My problem with Mr Hirst is this: for me, there is no humanity. The artefact – I hesitate to call it ‘art’ – has no ‘heart’. I may have been shocked and disgusted on cue (once upon a time), but this is not the same thing at all. I have never, not once, been moved by anything he has created: it seems the more I put into his stuff, the less I get out of it. Call me old-fashioned (please), but intellect without emotion does not make for good art and never has, be it in music, literature, performance, whatever. Hirst’s work seems to me glib, disingenuous, cynical, the very antithesis of what it is to be humane.

But then, Hallelujah! – I discovered the work of Felix Gonzalez-Torres; Conceptual Art became, for me, a whole new ball-game, one that repaid my attention.

Untitled (Portrait of Ross in LA)

What do you think when you see a pile of colourful, shiny cellophane-wrapped sweets? I think, Ta very much, I’ll take two! I think of the big tins of ‘Roses’ we have at Christmas; of giving and sharing. And we are meant to share, to take the sweets and deplete the pile, and every day that the artwork is on show it is restored to its original weight of exactly 175lbs, which, as the accompanying wall-text (text, titles, are the sine qua non of Conceptual Art) tells us, was deemed by his doctor to be Ross’ ideal weight. Safe to assume, I think, that Ross was a fun, social guy, freely giving of his time and spirit. But that note on the wall undercuts all this gaiety with something very serious, even frightening: ‘sharing’ also references Ross’ AID-related death; contagion, infection; ‘share’ too freely and you will be sick. The daily depletion of Ross the work can be read as the daily depletion of Ross the lover of Felix through the ravages of terrible illness. The celebration of someone deeply loved and missed is inextricably tied to the manner of his going, and it is this concept that, while the form of the work is fluid, becomes fixed through constant, daily re-iteration; a kind of Eucharist perhaps, a Holy Communion, where love and loss, participation and memory, combine and become something almost sacred.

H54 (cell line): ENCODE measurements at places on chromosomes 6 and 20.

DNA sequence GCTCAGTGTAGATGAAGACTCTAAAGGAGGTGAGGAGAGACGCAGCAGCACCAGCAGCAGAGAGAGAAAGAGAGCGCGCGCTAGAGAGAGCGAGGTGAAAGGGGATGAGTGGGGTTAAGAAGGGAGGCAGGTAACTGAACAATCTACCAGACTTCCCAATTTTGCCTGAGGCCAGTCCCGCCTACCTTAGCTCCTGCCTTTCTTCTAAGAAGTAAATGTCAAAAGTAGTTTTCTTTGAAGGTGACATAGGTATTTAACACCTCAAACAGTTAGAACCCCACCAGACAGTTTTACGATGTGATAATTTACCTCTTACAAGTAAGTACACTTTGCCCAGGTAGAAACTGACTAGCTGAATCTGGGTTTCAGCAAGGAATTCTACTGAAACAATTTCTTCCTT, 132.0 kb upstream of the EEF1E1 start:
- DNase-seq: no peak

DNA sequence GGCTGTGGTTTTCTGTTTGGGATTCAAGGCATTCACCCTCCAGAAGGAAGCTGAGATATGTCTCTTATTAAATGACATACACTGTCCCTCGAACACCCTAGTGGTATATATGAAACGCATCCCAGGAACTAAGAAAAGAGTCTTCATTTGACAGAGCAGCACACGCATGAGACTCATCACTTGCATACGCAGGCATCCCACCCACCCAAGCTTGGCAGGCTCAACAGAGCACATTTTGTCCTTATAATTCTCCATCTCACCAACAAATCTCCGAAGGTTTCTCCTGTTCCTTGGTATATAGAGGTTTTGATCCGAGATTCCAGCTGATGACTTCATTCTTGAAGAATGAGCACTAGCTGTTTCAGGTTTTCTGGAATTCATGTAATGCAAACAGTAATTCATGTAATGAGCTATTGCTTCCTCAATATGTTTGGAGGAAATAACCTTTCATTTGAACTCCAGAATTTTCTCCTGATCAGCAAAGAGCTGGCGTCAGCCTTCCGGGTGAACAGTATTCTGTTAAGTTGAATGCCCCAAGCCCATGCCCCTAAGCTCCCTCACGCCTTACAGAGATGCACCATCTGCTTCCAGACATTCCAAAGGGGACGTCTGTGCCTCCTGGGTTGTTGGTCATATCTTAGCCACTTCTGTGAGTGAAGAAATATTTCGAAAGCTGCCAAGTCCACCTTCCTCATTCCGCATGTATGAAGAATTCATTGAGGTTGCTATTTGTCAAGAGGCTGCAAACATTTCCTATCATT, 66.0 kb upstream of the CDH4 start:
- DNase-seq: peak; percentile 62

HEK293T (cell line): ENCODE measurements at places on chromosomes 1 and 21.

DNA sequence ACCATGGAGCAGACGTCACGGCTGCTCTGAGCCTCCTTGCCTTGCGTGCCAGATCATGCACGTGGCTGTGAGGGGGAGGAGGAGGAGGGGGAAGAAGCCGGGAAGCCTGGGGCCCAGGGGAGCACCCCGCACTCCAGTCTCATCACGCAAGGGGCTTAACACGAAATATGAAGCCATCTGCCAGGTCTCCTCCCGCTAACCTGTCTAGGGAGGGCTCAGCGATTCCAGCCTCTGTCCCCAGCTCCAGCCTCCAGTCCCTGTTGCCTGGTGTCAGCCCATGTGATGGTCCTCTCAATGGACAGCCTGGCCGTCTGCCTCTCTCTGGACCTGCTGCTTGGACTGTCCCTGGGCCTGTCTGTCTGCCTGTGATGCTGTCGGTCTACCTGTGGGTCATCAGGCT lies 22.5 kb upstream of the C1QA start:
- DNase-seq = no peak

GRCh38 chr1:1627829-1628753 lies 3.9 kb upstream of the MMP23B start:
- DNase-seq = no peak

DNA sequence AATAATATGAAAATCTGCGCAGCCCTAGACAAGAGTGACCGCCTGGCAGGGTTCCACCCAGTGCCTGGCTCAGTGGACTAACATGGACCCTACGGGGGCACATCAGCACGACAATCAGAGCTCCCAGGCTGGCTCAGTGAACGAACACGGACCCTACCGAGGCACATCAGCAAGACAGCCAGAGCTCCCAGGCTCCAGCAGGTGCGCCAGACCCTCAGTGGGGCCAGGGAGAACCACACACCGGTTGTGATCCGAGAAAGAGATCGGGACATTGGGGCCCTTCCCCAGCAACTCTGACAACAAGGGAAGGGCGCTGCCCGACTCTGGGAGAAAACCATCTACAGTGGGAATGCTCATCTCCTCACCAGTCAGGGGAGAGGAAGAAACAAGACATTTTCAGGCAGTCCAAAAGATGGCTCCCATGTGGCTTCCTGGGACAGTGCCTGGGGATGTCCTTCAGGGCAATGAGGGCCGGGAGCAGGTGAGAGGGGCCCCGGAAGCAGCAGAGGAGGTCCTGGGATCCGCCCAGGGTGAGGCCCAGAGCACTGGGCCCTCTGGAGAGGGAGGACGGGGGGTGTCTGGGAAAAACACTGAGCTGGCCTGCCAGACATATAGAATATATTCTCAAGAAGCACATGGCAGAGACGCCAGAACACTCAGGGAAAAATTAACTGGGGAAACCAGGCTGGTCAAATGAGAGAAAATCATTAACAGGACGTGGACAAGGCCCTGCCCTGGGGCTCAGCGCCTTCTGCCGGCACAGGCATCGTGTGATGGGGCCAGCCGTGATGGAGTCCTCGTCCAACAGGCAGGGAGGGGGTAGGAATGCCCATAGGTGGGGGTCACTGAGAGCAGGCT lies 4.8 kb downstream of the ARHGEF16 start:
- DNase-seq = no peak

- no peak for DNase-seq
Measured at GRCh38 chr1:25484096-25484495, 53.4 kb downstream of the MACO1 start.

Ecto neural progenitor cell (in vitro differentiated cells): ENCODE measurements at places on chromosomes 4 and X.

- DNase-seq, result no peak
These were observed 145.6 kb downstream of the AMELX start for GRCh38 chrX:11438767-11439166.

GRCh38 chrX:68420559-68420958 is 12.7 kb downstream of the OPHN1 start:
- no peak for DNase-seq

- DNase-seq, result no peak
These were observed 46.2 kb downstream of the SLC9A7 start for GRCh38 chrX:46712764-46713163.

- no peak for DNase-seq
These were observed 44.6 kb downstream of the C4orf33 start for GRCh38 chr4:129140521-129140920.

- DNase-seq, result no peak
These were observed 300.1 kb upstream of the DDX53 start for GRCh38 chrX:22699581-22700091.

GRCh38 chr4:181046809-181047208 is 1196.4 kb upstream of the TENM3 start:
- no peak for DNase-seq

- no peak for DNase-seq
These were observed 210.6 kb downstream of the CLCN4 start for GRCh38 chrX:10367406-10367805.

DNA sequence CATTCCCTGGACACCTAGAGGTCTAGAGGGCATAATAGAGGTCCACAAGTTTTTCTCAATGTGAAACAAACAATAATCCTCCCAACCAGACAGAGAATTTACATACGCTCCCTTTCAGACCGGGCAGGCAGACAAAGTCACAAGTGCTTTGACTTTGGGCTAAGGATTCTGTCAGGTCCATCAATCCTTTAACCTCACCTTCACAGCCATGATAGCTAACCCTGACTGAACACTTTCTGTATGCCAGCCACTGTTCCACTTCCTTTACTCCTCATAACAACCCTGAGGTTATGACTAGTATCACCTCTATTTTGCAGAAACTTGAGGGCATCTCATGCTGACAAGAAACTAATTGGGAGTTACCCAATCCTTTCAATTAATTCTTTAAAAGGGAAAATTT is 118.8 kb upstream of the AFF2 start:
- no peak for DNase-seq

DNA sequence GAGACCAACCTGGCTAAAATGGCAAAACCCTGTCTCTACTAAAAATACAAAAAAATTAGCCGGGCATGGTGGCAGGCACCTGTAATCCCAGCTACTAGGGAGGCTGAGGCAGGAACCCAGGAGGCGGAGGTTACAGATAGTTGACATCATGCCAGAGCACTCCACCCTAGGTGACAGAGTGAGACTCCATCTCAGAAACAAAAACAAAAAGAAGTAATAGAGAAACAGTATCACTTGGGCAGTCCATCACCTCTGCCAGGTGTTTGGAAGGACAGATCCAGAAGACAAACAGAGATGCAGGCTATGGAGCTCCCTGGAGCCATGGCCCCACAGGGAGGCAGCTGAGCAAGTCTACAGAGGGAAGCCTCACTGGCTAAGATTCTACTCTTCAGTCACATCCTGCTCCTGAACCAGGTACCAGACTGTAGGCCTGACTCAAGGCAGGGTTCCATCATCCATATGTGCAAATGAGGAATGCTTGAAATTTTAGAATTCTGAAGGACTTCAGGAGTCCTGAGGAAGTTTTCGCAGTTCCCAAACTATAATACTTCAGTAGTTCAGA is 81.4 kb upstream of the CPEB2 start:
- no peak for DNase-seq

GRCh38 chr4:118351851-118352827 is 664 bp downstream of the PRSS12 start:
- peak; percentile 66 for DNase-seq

Are you?

This is so far above and beyond anything Hirst has ever done or even attempted to do. I cannot help but be intensely moved by Ross; yes, it’s ‘easy’, but it’s not glib; it’s considered, elegiac, moral, even; it breathes humanity. I’m still inclined to agree, anti-‘conceptually’, with Hockney: art should be about Poetry and Craft; but sometimes, just sometimes, in the hands of a real artist, the poetry is enough.


(Please don’t write me an essay on why El Greco is, like, fab. I’ve read ’em all. Or at least it feels like it.)